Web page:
The blind sheik, convicted of orchestrating the deadly World Trade Center bombing 20 years ago, has benefited from a sophisticated social media messaging machine despite serving life in prison in a solitary confinement cell in North Carolina.
And federal authorities can’t do anything to stop Sheik Omar Abdel-Rahman because his family is running the show on YouTube, Twitter, Facebook and a website hosted in the United States - and there’s nothing illegal in the content of the sites’ messages.
The various social media channels are keeping his devoted followers connected to his Islamist teachings and calls from extremists to have him released from prison.
Abdel-Rahman’s sons, along with other devoted followers, run the operations from Egypt, and his official website, Sheikh-omar.com, is hosted by a server company operating in Chicago, according to a report by the Middle East Media Research Institute. MEMRI is a respected nonprofit, nonpartisan website that covers the Middle East and terrorism issues and hosts the archives of the late congressman Tom Lantos, D-Calif., one of the country’s premier experts on foreign policy.
The report, written by Steven Stalinsk, details all the blind sheik’s multimedia pages available to the public on the Internet. Abdel-Rahman’s official website has nearly 8,000 people who have signed a petition seeking his release and was created June 24, 2010. It includes updates on the blind sheik, as well as his group Gama’at al-Islamia, the report says.
The Facebook page also includes video footage of al-Qaida leader Ayman al-Zawahiri endorsing last year the kidnapping of Americans overseas. Zawahiri succeeded Osama bin Laden after U.S. officials killed the al-Qaida founder in Pakistan in 2011.
Abdel-Rahman was spiritual leader of Gama’at al-Islamia, an Egyptian group whose name translates to “Islamic Group,” which is designated by the United States as a terrorist organization. The group has formed a political party that is now part of Egypt’s governing coalition. His sons belong to the organization, according to the MEMRI report. The Washington Guardian made numerous efforts to reach the sons via telephone, email and social media but received no response.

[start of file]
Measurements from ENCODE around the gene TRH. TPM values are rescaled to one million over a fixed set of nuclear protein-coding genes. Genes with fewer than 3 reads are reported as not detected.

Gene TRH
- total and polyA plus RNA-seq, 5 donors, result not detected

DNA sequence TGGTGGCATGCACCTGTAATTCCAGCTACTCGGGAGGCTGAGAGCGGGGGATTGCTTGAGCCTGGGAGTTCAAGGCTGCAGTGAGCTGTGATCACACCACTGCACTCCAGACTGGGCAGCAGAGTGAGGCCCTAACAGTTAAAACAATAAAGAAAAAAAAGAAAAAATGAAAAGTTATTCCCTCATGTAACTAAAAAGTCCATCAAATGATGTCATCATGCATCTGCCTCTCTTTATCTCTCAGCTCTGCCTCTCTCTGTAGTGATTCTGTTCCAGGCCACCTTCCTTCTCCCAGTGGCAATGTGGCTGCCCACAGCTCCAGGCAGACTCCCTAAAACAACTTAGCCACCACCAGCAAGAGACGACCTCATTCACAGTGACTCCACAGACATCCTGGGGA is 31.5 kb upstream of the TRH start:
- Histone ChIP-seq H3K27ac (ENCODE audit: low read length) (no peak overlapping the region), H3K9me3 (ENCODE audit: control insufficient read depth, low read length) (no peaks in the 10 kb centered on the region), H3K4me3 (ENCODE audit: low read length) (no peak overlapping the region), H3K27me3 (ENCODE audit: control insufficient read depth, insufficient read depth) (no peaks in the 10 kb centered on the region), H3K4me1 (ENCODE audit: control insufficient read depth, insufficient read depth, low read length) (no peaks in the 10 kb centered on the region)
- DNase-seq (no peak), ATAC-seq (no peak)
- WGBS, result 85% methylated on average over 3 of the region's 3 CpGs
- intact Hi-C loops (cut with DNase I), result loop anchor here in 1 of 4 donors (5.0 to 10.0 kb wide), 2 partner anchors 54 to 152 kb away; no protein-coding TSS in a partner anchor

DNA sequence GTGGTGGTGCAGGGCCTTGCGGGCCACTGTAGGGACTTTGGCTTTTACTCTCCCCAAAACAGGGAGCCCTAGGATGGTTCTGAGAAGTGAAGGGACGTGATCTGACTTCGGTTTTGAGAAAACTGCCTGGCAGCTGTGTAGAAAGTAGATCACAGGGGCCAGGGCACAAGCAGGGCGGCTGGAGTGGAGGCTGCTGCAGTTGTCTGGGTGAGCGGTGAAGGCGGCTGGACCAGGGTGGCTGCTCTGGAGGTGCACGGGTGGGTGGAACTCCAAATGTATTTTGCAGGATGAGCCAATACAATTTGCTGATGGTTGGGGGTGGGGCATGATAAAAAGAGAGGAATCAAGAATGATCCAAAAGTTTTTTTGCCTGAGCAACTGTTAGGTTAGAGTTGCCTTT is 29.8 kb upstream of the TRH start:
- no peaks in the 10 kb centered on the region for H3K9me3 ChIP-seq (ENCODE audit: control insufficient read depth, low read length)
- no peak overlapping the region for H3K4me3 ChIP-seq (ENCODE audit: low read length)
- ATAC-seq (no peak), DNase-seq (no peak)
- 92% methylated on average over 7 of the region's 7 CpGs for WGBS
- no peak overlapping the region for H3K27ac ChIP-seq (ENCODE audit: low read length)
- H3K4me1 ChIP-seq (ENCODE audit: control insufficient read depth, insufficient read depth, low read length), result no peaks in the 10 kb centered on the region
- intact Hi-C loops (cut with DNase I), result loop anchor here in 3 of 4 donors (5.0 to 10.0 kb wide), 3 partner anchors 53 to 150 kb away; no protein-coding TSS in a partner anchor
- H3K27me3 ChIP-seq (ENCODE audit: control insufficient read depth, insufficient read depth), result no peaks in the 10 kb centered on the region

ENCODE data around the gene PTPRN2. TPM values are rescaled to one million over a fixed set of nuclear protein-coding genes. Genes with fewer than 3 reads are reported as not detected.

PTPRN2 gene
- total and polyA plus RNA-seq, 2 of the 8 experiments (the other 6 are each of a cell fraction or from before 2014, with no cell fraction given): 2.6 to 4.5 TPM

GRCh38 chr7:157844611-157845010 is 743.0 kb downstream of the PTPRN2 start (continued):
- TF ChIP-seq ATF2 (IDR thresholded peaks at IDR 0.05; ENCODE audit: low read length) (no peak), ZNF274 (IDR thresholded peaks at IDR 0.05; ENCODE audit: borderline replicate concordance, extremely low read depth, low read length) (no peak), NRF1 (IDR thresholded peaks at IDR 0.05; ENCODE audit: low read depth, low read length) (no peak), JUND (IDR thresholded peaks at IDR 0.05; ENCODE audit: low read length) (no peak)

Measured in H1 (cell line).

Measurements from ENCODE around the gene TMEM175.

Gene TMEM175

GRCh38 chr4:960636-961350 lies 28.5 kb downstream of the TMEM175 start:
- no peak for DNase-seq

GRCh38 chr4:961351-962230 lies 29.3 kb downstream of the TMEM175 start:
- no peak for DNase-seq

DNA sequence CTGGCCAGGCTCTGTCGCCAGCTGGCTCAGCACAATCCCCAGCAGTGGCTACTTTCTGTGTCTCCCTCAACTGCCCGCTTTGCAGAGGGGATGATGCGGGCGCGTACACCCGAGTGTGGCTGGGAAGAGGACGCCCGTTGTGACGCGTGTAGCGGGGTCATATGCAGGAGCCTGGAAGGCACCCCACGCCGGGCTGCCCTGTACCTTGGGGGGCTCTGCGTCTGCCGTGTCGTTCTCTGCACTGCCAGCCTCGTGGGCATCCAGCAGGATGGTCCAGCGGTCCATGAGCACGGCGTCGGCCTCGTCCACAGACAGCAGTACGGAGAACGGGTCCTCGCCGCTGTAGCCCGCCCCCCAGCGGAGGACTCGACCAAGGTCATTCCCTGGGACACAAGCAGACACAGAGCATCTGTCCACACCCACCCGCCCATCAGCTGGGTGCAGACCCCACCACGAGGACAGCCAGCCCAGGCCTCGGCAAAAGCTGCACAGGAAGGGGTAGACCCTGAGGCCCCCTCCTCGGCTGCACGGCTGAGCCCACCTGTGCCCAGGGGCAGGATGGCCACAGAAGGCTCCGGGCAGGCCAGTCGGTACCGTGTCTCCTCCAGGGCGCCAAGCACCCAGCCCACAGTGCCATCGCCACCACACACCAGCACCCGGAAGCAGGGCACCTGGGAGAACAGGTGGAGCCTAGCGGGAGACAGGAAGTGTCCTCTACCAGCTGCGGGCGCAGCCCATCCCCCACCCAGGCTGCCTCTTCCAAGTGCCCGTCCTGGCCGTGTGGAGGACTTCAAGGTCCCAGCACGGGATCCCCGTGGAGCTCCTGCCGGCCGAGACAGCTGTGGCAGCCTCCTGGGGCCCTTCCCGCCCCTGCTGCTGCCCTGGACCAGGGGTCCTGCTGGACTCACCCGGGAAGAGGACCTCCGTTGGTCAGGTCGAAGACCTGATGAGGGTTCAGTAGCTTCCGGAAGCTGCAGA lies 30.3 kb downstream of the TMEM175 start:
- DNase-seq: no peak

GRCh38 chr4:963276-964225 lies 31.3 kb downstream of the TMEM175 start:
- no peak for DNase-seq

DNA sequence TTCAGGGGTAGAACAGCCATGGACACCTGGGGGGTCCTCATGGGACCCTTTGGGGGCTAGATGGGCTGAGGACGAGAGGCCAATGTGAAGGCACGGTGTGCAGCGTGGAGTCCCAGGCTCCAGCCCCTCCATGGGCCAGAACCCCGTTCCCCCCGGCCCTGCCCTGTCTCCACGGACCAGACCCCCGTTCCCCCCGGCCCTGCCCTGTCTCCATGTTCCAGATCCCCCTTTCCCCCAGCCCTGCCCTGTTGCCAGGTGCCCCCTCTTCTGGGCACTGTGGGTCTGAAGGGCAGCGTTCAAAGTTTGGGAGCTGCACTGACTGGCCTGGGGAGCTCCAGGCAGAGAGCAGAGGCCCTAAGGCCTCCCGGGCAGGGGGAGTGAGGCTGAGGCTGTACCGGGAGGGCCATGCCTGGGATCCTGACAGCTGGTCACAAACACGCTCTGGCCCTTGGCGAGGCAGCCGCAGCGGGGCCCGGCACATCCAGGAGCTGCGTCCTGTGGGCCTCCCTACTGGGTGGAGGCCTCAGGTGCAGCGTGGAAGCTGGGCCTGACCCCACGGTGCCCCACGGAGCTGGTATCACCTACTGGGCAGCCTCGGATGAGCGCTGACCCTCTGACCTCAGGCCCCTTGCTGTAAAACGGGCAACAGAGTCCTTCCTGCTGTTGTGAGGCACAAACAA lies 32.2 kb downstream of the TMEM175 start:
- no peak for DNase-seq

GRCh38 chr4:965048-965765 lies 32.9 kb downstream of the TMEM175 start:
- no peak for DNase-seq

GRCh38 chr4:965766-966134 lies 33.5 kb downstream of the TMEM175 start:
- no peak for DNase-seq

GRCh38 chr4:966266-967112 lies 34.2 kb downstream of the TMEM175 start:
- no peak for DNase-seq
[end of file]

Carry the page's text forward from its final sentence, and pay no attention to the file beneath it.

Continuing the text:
“The site, which is administrated by one of his sons, Ammar Omar Abdel-Rahman, provides breaking news and current events from the Middle East, such as the Algerian hostage crisis, as well as recent updates regarding the status of Sheikh Omar Abdel-Rahman,” Stalinsk writes.
“It also includes a long list of publications in support of the Blind Sheikh and advocating for his release. On the main page’s right sidebar are links to old audio recordings by the Blind Sheikh , as well as articles, various publications, and images of him.”
There are no direct posts by the sheik but his son has uploaded many of his father’s old videos, speeches and pictures, according to the website.
Abdel-Rahman’s main website is hosted at SingleHop, in Chicago, Ill., according to dawhois.com, a website that registers servers and domains. Numerous phone calls made to SingleHop for comment were not returned.
Abdel-Rahman’s website provides contact information, including an email address in his son’s name, an address that is no longer valid. The telephone numbers are in operation but there was no answer when the Washington Guardian contacted them.
Federal Bureau of Prisons spokesman Chris Burke said that Abdel-Rahman has “no open access to the Internet” and all of his correspondence is thoroughly monitored. Burke said he could not give information on who visits him in prison or whether his sons have contacted him.
However, Abdel-Rahman’s former defense attorney, Lynn Stewart, now 73, began serving a 10-year prison sentence in 2010 after being convicted of passing messages from Rahman’s prison cell to members of Gama’at al-Islamia in Egypt. Stewart, who is serving her sentence in Texas, has always declared her innocence and supporters have petitioned the U.S. government for her release.
Abdel-Rahman was arrested by the FBI in Brooklyn, New York on charges he orchestrated the March 1993 bombing of the World Trade Center that left six dead and more than 1,000 injured.